Is your satellite television service going to be run by a monopoly?
In a bold $25.8 billion purchase of its main competitor, EchoStar Communications Corp. is attempting to become the dominant satellite television provider in the United States. But the merger could run into antitrust problems, if the government thinks the new company would stifle viewers' choices and raise costs.
According to the terms of the deal, EchoStar, the nation's second-largest satellite television company with more than 6 million subscribers nationwide, would acquire Hughes Electronics, operator of DirectTV, the biggest satellite company in America with 10 million subscribers.
Hughes is a subsidiary of General Motors, which would retain a substantial financial interest in the new company, still to be called EchoStar. The General Motors board accepted the EchoStar bid over a long-standing offer from Rupert Murdoch's News Corp., which does not currently have a U.S. satellite television presence.
"It's a powerful combination," said EchoStar chairman Charles Ergen during a televised press conference today, announcing the merger.
It’s the Rural Thing
But the new EchoStar could be a little too powerful, say some consumer watchdogs, anticipating that millions of viewers would have their programming decisions made for them by one company.
"From an antitrust viewpoint, it's very hard to make this one fly," says Albert Foer of the American Antitrust Institute in Washington. "What the deal does not do, is provide any choice."
Some say the effects of the merger could be especially pronounced in rural areas, many of which are not wired for cable and rely on satellite television to access a broad range of channels.
"If EchoStar becomes the sole provider, it would have absolute monopoly power over those living in rural America for multi-channel TV services," said Linda Golodner of the National Consumers League in Washington, in a recent letter to Federal Trade Commission chairman Timothy Murris. "This would almost certainly lead to reduced competition, higher prices and poorer services for millions of consumers."
But Ergen today said EchoStar "just economically can't compete" for rural viewers without the deal. The deal, he added, will allow the company to "reduce programming costs and hopefully pass those savings along to consumers."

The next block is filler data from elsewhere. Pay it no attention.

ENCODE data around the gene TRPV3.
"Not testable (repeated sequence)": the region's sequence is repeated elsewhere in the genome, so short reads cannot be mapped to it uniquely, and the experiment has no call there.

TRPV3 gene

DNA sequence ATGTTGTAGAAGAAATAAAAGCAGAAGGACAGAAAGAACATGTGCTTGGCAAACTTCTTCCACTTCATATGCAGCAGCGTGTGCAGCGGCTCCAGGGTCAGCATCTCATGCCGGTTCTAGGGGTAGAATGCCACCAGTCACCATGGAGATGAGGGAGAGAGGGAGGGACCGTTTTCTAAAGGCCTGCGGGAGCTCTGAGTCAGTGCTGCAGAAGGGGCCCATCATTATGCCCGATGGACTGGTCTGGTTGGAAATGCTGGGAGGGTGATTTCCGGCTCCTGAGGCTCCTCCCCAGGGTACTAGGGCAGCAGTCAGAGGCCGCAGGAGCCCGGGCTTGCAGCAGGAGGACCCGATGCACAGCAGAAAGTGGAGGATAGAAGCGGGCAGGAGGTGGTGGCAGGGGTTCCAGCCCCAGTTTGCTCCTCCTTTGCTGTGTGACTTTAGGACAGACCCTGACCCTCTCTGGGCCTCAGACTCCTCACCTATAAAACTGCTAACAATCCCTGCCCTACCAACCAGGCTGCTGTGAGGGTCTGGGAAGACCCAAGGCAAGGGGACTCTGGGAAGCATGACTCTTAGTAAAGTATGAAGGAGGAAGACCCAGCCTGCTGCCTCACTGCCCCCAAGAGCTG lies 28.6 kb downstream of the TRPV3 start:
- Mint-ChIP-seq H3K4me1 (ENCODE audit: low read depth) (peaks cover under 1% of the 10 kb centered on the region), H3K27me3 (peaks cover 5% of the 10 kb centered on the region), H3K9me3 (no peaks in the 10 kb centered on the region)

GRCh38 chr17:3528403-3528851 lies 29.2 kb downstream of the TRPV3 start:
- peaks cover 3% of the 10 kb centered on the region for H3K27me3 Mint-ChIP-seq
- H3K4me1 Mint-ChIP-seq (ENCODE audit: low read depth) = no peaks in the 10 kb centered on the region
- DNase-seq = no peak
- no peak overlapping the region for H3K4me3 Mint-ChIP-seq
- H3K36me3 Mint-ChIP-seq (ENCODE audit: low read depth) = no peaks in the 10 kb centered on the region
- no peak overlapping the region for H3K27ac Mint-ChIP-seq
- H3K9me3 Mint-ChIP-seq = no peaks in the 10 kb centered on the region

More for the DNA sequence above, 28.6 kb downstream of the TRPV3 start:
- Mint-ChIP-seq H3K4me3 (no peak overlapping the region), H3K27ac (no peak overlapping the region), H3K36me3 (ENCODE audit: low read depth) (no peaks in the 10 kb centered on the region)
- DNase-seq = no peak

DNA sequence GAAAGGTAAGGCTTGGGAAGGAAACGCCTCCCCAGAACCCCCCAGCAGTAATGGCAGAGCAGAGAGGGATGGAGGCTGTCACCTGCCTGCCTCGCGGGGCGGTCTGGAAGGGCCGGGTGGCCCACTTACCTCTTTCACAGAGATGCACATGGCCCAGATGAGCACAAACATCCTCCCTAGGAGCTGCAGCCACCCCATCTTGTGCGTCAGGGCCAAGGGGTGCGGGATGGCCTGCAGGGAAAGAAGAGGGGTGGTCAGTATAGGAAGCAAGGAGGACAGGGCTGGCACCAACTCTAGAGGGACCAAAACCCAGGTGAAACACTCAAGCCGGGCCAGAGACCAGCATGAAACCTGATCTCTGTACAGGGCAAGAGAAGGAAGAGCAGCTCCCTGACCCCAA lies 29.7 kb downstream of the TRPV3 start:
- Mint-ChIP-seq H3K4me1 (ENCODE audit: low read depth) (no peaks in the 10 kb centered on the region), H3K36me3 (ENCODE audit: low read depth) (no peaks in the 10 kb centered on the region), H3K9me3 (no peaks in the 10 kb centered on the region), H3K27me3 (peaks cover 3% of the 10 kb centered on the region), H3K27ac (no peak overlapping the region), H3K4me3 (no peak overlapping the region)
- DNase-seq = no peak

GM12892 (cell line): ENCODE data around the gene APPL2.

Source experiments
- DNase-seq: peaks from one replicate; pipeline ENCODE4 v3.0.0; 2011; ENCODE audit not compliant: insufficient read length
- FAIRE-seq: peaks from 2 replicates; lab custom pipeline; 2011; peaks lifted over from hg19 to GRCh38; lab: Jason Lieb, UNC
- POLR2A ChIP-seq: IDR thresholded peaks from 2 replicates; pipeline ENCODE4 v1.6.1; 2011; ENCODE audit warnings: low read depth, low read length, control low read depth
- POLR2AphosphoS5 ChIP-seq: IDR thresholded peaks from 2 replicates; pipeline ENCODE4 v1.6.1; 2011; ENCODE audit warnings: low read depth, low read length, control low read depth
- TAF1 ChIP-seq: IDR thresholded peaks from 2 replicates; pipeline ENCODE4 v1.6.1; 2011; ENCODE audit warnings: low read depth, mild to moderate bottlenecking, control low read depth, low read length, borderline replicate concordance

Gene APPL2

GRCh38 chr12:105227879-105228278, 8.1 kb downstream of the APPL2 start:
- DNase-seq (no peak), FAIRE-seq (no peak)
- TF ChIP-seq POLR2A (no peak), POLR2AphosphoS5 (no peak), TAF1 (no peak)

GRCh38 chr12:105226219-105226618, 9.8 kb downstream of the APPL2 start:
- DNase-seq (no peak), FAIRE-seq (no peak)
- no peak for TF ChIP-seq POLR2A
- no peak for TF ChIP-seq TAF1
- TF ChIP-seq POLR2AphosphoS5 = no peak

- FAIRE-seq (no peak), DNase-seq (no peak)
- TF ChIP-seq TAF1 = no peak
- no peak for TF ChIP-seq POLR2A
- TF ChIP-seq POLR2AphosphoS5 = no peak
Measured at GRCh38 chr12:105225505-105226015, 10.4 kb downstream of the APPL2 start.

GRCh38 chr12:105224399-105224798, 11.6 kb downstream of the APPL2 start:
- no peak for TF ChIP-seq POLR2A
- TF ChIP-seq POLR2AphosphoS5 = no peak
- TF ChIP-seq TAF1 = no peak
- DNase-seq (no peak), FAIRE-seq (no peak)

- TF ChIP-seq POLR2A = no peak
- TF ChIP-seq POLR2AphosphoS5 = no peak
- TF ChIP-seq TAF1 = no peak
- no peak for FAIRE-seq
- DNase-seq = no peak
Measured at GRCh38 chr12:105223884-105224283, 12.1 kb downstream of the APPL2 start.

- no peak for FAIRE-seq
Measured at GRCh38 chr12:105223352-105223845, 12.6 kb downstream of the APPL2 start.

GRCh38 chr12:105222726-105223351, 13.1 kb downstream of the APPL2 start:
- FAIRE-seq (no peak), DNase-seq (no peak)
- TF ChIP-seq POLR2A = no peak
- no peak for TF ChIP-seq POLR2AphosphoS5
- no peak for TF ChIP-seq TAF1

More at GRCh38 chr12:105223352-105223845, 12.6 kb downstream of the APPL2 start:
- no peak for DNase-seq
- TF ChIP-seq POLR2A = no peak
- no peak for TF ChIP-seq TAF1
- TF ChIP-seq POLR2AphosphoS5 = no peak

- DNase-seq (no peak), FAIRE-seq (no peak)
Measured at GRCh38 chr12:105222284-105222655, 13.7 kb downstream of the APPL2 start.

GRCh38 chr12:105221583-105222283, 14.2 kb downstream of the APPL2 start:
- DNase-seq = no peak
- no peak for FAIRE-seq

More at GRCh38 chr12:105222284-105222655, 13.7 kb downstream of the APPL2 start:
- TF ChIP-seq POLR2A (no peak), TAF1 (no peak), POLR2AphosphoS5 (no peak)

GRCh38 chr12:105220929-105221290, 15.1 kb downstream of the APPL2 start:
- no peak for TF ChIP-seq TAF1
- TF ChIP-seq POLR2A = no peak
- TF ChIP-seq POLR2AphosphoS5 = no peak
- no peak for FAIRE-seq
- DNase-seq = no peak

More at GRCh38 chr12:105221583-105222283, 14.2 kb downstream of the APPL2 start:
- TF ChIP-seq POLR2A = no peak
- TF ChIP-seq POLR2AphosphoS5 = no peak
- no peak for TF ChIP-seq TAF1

Consumer advocates also say the new company would simply select cheap programming in an effort to increase profits, limiting the available content. A National Consumers League statement warns that "EchoStar's ability to leverage monopoly power over the creators of programming" would be unchecked.
Currently as much as 20 percent of the country does not have cable, according to some industry estimates. The merger is subject to review from the Federal Communications Commission and either the Justice Department or the Federal Trade Commission.
Competing with Cable … Or Not?
But EchoStar claims that even with a dominant position in the satellite television business, it will still be in the thick of a fierce competitive battle with the cable television business to attract viewers.
"We've always had a vision at EchoStar of trying to compete with cable," said Ergen today. "Now we believe we can compete on an equal level playing field." He added: "I think finally for the first time the government and the FCC can see that vision come to fruition … we can be a competitor to the cable industry."
Ergen made a point today of listing some specific reasons why he thinks consumers will benefit, claiming EchoStar has "always been rated higher in customer service" than cable companies, and "can provide broadband [Internet service] to every single home in the U.S. at a cost competitive with what they get from cable or DSL."
But Foer, for one, rejects the argument that competition between satellite and cable outlets will benefit consumers — especially since most cable companies have local monopolies.
"For most Americans, it's a merger from three competitors to two," Foer says, meaning that instead of two satellite companies pitted against cable companies, it will just be EchoStar versus the cable providers. "In rural markets, it's not even a duopoly, it's a monopoly."
With two competing satellite companies, he says, "The costs will keep coming down … but if you've got one competitor going against cable, they'll just price a little bit lower than cable."
Foer adds: "We tend to think that the country's going to be better off if you have two satellite systems going after each other."
It is not certain how long the federal antitrust review process will take, but with entry into the satellite arena by a new company considered unlikely in the near future, the potential coupling of the industry's two giants means the matter will almost certainly be scrutinized closely.